The proposal came on a sweltering late-June evening with a bottle of Pinot Grigio and a whirlwind of phone calls and hugs – and dangling my left hand in front of everyone we knew.
My journey to the aisle started long before that, though. I met my fiancé, Reese, about three years ago, shortly after I moved to Charlotte for a job at the Observer. It was a chilly Friday the 13th of October. A mutual friend introduced us as we boarded a bus for – wait for it – a ghost tour of uptown Charlotte. Clearly, the stuff romance is made of.
Reese and I became friends, bonding at first over the cheesiness of Charlotte’s “ghosts,” and eventually, over more meaningful things. We started dating the next summer. Over the last two years, we’ve shared date nights and Sunday drives, trips to an endless parade of friends’ weddings and hours on the couch, cracking each other up over nothing at all.
I learned that he could quote full scenes from the movie “Jurassic Park,” and that nine times out of 10, he would order a quesadilla over a filet mignon. He’s learned plenty of my nerdier qualities, too, though I won’t bore you with those. We love each other in spite of, or maybe because of, all of those things.
Which brings us back to that sweltering June evening. The day started out as normal as could be. We went on a run. We ate sandwiches for lunch. We made plans to dress up and go to dinner, and he suggested stopping by Freedom Park first to share a bottle of wine. I agreed.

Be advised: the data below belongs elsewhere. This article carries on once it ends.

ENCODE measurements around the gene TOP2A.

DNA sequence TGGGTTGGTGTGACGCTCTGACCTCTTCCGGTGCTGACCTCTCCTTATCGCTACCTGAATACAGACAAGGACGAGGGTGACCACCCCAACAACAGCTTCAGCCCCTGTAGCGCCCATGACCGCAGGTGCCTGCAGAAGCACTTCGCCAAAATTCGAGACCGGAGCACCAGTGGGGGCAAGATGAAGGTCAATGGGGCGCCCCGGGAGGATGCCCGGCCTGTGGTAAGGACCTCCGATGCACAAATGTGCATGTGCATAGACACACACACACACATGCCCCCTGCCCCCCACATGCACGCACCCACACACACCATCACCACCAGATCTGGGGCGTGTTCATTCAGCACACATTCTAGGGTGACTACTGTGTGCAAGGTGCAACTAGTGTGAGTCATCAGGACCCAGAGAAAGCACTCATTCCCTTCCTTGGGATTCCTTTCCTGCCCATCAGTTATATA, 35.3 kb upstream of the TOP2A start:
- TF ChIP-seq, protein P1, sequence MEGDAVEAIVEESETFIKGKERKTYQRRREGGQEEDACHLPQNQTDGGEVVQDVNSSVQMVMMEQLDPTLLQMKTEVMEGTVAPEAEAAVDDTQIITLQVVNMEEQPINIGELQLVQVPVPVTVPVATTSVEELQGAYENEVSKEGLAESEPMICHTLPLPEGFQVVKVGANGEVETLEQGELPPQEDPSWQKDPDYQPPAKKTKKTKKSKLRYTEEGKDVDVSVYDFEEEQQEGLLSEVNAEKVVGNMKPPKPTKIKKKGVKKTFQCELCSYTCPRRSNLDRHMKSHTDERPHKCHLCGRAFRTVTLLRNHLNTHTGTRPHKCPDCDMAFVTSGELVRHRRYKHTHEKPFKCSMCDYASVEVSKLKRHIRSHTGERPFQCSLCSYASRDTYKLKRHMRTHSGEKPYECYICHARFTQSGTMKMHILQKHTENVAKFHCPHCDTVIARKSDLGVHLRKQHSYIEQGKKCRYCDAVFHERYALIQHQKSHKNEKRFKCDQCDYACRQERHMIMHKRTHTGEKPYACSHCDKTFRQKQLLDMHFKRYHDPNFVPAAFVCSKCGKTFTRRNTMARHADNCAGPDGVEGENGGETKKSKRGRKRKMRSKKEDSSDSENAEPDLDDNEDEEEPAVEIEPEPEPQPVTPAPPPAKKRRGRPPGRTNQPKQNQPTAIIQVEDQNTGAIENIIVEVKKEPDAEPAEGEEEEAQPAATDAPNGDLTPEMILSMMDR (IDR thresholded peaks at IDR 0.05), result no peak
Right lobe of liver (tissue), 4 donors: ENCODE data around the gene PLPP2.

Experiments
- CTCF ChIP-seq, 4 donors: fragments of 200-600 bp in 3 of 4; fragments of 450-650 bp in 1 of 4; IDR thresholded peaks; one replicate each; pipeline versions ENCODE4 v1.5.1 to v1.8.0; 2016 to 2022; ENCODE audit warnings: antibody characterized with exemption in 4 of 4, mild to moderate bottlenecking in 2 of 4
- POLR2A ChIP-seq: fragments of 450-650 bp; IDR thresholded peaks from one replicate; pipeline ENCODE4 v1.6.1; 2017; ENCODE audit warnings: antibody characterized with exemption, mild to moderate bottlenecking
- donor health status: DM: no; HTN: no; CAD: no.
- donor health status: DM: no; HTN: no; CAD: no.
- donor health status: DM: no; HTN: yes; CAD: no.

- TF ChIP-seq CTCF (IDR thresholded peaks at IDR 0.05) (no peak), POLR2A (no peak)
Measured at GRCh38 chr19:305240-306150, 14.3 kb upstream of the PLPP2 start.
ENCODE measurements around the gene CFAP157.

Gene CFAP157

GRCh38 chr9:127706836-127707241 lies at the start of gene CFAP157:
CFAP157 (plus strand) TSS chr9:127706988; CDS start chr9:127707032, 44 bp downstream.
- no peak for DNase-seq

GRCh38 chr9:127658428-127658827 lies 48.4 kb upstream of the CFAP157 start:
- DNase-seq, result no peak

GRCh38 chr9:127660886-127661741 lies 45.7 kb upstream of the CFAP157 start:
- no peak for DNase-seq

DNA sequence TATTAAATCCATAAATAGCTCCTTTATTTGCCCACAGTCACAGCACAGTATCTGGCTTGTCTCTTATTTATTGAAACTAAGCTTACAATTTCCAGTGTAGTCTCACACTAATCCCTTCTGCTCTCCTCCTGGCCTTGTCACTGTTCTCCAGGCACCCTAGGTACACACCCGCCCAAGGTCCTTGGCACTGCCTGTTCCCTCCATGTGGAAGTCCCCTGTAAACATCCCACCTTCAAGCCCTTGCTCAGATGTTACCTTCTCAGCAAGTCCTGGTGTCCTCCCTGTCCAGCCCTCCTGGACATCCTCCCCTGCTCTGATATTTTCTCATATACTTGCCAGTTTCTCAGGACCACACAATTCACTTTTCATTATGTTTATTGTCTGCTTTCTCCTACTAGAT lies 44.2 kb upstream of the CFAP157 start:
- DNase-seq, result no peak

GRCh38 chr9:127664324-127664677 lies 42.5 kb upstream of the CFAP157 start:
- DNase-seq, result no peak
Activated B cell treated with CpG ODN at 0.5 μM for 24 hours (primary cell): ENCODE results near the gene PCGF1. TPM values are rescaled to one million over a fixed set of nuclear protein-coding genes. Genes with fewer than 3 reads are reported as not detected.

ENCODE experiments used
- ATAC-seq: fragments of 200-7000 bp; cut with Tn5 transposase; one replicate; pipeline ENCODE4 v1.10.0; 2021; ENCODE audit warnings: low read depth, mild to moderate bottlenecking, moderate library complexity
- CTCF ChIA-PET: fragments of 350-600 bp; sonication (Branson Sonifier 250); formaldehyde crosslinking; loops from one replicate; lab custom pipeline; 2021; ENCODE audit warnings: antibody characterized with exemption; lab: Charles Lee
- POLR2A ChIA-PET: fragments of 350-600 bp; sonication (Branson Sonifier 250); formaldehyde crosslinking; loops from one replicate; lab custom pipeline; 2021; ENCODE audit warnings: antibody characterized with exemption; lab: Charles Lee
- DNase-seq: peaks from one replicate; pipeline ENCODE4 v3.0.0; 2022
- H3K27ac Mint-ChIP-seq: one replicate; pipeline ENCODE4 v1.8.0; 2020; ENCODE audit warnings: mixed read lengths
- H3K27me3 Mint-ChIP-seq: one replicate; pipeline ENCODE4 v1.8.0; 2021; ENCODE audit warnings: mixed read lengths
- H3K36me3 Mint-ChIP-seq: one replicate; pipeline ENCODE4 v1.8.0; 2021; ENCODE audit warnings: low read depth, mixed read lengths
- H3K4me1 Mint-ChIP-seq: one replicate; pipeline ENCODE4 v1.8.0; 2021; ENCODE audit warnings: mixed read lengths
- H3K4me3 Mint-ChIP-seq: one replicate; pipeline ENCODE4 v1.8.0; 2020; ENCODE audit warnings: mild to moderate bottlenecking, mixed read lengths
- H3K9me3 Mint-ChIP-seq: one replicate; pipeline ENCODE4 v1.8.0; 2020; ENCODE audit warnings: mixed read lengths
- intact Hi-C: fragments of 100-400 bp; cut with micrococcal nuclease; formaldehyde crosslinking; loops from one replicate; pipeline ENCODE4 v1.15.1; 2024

In many ways, it wasn’t at all romantic. We were sweating. The park was crowded. And soon after we set up our blanket under a weeping willow at the edge of the pond, a man settled in a few feet away, snacking from a crinkling bag of fast food. A duck hopped up inches from our feet, from the algae-slicked pond, waiting to be fed. It stayed awkwardly long, quacking occasionally, and we laughed.
In other ways, though, it was everything I imagined it should be. We stayed for a few hours, and talked about our favorite memories as a couple. We finished our wine, and as we stood to leave, right there in front of the duck and the man and everyone else in the park, Reese pulled a ring from his pocket and slid it on my finger.
We called our families and friends – have we always known this many people? – and somehow made it to our dinner date, though we could hardly eat. Instead, we boxed up our food and headed home to be with our closest friends.
The next night turned into an impromptu family celebration, complete with toasts and tears. That night, after the champagne was gone and I’d finally gotten over the weirdness of the word “fiancé” coming out of my mouth, I lay in bed with one thought: What in the world do I do next?
Reese and I are getting married on July 10, 2010. I hope you’ll join me, every Tuesday, as I detail the challenges and joys, the missteps and marvels, the drama, the relief, the laughter and the tears that go into planning a wedding.
I hope I can also offer a few tips for anyone who’s newer at this than me. I’ll start with a few things I’ve learned already: Sometimes, you have to decide and move on. You’ll rarely please everyone. It won’t always be fun. But at the end of the day, if you’re lucky, you can sit back, share a laugh with your fiancé and be completely happy nonetheless.